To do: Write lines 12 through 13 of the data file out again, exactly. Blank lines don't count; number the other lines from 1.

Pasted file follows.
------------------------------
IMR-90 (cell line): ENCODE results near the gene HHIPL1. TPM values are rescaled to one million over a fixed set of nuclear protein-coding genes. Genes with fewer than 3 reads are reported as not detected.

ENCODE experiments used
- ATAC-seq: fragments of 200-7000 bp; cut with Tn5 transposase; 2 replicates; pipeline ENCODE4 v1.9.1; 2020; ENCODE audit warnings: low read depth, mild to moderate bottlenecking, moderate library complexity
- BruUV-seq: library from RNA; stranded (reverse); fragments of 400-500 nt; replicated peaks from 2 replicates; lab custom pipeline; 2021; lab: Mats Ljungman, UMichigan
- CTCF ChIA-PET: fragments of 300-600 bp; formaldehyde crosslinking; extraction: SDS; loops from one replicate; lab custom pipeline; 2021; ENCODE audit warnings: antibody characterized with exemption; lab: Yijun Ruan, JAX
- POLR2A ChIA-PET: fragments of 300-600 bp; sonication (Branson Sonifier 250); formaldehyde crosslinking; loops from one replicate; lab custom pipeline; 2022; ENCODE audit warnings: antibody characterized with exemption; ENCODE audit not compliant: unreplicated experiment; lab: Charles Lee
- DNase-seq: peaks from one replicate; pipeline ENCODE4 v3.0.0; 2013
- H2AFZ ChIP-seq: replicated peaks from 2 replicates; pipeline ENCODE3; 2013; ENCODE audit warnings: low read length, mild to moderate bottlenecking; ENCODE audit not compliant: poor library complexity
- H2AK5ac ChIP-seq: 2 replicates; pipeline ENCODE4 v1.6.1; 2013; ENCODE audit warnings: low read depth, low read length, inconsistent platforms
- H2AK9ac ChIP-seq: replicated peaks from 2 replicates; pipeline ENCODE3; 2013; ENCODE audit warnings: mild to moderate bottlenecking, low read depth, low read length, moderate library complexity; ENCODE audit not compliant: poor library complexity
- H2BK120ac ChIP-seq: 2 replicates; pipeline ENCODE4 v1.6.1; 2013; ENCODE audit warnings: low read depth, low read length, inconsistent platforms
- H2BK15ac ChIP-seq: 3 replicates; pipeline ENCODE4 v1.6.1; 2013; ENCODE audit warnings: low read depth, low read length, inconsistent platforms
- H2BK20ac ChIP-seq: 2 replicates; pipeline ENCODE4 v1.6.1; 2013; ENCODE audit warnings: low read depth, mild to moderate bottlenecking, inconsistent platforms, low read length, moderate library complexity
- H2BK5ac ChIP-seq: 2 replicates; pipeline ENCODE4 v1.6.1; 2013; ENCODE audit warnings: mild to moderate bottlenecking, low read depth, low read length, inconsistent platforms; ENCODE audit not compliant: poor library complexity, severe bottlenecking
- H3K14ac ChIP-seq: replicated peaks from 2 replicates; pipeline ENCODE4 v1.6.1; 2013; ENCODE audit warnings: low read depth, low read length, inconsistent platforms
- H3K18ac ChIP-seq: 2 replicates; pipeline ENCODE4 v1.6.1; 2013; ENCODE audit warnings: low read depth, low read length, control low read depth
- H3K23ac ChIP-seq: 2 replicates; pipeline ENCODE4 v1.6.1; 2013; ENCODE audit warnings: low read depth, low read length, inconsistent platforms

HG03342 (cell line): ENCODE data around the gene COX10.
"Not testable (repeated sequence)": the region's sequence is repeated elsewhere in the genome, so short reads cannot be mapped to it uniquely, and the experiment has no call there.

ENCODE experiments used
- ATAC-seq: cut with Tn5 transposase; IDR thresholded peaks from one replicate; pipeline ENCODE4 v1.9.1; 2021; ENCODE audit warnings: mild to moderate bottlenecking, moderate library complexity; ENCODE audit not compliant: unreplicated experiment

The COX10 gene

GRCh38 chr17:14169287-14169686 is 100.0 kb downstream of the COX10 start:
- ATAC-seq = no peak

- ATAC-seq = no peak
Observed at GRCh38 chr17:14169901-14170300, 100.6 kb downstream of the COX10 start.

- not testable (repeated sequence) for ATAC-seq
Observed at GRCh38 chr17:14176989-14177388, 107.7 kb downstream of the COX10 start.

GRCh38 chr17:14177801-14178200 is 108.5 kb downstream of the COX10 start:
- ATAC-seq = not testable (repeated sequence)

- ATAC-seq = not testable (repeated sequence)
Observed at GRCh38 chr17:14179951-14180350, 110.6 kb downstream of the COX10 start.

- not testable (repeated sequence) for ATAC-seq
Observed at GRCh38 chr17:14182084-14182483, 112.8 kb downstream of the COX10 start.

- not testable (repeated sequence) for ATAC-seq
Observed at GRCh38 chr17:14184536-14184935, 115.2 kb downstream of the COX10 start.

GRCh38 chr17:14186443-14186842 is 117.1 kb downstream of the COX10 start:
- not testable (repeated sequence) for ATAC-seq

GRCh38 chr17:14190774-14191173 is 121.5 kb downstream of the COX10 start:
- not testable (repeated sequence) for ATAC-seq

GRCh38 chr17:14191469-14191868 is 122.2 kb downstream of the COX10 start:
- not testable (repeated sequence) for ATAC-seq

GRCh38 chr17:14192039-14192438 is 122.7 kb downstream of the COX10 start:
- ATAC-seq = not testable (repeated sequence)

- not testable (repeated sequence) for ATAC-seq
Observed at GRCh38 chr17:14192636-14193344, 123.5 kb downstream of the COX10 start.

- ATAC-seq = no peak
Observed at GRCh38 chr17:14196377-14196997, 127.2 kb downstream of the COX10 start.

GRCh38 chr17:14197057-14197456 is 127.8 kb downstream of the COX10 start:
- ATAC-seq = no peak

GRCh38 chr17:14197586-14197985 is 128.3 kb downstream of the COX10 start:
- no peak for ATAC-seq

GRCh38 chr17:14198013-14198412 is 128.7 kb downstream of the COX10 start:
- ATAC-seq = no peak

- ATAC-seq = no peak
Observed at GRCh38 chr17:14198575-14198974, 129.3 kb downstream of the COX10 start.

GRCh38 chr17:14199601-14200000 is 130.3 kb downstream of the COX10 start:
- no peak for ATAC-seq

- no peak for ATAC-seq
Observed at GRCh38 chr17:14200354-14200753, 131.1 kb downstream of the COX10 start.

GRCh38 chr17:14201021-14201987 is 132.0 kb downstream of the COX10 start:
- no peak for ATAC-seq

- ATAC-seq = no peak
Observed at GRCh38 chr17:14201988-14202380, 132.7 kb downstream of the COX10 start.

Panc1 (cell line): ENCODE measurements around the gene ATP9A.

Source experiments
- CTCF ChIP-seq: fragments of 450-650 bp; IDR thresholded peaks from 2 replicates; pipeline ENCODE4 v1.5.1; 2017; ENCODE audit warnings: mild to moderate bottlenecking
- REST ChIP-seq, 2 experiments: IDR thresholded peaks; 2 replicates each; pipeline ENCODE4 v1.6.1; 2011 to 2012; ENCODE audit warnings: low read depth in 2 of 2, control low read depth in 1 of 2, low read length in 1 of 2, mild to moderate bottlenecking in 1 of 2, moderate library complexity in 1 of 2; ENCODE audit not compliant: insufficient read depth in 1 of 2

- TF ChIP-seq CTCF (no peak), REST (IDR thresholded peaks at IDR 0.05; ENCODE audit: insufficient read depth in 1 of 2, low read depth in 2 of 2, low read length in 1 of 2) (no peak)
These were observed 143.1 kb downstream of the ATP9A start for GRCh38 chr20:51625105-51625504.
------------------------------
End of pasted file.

- H2BK15ac ChIP-seq: 3 replicates; pipeline ENCODE4 v1.6.1; 2013; ENCODE audit warnings: low read depth, low read length, inconsistent platforms
- H2BK20ac ChIP-seq: 2 replicates; pipeline ENCODE4 v1.6.1; 2013; ENCODE audit warnings: low read depth, mild to moderate bottlenecking, inconsistent platforms, low read length, moderate library complexity